Philippe Druillet is one of the most influential French authors and is well known for his baroque drawings and bizarre science-fiction stories. Druillet was born in Toulouse, Haute-Garonne, France but spent his youth in Spain, returning to France in 1952 after the death of his father. After working as a photographer for a couple of years, Druillet made his debut in comics with 'Lone Sloane, le Mystère des Abîmes', a comic book published by Losfeld in 1966, that drew inspiration from Druillet's favorite science-fiction writers Van Vogt and Lovecraft.
Afterwards, he worked as a comedian with the Théatre de Soleil. At the same time, he made his first science-fiction and fantasy illustrations publishers like Opta, including a couple of Lovecraft reissues. Fascinated by 'Elric le Nécromancien', a novel by Michael Moorcock, Druillet made an audiovisual adaptation of the work with Michel Demuth, that was shown at the Museum of Decorative Arts in Paris in 1968.
In 1970, he joined Pilote magazine, and he resumed working on 'Lone Sloane', using an innovative page-setting and contrasted colors for the designs of gigantic structures, that earned him the nickname "space architect". A 'Lone Sloane' collection called 'Les six voyages de Lone Sloane' was published by Dargaud in 1972, and the character also starred in the story 'Délirius', that Druillet made with textwriter Jacques Lob in 1973. He then worked with Demuth again on the Elric-inspired 'Yragaël' (1973) and 'Urm le Fou' (1974). Additionally, he was present in Phénix with a black-and-white comic about the deformed and degenerated character 'Vuzz'.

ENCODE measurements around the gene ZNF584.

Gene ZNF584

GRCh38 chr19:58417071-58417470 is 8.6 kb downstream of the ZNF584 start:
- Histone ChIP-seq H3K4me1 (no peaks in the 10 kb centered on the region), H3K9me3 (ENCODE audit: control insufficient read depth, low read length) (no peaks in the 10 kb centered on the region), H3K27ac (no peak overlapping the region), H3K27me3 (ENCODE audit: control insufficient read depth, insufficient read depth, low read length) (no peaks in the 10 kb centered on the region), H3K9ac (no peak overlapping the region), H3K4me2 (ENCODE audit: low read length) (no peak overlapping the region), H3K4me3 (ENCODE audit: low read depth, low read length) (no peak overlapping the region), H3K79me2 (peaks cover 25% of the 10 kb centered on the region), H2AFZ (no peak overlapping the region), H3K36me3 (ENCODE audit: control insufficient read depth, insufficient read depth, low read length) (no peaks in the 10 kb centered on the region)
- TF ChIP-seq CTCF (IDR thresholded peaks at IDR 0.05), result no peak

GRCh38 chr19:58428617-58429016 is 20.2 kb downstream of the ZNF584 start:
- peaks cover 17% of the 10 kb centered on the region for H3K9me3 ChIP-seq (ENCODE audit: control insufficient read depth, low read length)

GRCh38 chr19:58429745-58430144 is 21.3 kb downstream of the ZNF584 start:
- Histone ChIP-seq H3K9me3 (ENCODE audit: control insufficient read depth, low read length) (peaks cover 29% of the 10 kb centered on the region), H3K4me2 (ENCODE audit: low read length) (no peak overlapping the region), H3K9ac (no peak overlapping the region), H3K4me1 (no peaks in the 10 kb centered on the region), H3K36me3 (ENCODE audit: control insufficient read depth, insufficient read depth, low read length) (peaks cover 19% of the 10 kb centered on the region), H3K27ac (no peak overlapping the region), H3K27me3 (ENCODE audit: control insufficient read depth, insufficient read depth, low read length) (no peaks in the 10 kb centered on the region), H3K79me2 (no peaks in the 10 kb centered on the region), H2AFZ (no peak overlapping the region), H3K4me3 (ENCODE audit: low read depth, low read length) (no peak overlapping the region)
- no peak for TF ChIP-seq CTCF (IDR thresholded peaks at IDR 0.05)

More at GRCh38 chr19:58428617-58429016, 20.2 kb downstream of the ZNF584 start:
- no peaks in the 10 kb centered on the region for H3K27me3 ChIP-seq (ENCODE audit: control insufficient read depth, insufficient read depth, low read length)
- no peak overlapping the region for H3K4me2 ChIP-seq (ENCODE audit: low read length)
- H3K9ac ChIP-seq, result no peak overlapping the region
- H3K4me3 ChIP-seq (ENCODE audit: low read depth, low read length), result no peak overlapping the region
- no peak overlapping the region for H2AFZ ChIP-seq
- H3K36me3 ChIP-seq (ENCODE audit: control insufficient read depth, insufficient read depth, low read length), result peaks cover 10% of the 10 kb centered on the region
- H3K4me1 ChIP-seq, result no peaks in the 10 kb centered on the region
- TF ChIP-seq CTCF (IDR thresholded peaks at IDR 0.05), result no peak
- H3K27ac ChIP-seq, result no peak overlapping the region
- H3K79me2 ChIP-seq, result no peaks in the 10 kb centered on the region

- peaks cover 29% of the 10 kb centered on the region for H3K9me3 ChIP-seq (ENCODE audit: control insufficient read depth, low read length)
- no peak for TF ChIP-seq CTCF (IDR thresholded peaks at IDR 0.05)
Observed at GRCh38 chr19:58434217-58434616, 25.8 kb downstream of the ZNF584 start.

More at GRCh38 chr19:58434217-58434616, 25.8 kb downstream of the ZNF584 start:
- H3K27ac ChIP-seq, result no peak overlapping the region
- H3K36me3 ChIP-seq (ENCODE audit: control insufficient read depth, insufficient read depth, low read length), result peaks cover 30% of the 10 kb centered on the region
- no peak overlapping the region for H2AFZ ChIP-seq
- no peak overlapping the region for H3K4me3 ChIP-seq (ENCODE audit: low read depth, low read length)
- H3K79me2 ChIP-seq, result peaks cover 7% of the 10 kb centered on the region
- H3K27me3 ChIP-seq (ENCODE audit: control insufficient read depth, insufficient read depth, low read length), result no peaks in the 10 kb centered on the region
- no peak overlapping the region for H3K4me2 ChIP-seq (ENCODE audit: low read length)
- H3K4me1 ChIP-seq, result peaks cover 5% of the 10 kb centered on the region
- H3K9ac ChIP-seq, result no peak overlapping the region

Together with Bernard Farkas, Jean-Pierre Dionnet and Moebius, he founded the publishing house Les Humanoïdes Associés and the Métal Hurlant periodical in 1975. For this magazine, he created several short stories, that were later collected in the book 'Mirages' in 1976, as well as a second 'Vuzz' story ('Là-Bas', 1976), the 'Lone Sloane' installment 'Gail' (1977) and the first part of his Flaubert adaptation 'Salammbô' (1977).
In 1975 and 1976, he drew 'La Nuit', a cry of revolt after the death of his wife, that was published in Rock and Folk. He also continued working for Pilote with short stories, 'Nosferatu' (from 1979) and the sequel of 'Salammbô' (from 1981). As a comics writer, he worked with artists like Moebius, Gotlib, Alexis, Bihannic, Picotto and Didier Eberoni on stories published in Métal Hurlant, Pilote and Rock and Folk.
At the end of the 1970s, Druillet began expanding his activities and his focus became multimedia. Between 1978 to 1983, Druillet collaborated on Rolf Liebermann's 'Wagner Space Opera' in the Opera de Paris. Les Humanoïdes published his first illustration portfolio, '30 X 30 Druillet', in 1981. He has created bronze sculpture and worked in animation, producing the film 'Le Clone' in 1982. Druillet founded Space Art Création in 1984 and he made his first glass sculptures. He was also involved with the renovation and the architecture of the Parissien Porte de la Villette subway station. Experimenting with film, photography and painting, Philippe Druillet remains an innovative artist.